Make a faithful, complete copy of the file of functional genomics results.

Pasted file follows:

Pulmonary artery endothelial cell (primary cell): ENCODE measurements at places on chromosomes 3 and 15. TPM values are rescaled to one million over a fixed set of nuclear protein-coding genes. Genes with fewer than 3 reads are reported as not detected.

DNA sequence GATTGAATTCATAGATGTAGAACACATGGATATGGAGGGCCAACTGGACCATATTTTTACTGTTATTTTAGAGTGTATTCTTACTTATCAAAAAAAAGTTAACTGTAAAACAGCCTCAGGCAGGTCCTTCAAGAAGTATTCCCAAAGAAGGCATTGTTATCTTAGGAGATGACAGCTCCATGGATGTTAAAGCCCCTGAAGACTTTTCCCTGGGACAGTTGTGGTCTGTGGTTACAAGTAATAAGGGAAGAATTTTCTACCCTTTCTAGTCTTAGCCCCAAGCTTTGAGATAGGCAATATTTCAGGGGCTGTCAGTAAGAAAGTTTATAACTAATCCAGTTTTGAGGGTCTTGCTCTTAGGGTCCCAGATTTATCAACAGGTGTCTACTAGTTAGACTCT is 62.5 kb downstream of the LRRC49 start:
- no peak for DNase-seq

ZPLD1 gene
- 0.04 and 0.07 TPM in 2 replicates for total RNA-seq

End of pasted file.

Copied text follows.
Pulmonary artery endothelial cell (primary cell): ENCODE measurements at places on chromosomes 3 and 15. TPM values are rescaled to one million over a fixed set of nuclear protein-coding genes. Genes with fewer than 3 reads are reported as not detected.

DNA sequence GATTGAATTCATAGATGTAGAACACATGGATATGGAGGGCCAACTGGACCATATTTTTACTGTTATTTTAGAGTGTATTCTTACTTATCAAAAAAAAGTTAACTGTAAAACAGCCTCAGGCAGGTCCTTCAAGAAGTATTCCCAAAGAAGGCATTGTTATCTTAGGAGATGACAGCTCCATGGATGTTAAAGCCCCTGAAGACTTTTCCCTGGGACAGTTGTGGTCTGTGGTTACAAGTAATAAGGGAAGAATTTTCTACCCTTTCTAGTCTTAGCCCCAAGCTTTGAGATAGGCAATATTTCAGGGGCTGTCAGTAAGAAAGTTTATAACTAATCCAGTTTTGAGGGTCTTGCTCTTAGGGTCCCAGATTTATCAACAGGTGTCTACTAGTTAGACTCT is 62.5 kb downstream of the LRRC49 start:
- no peak for DNase-seq

ZPLD1 gene
- 0.04 and 0.07 TPM in 2 replicates for total RNA-seq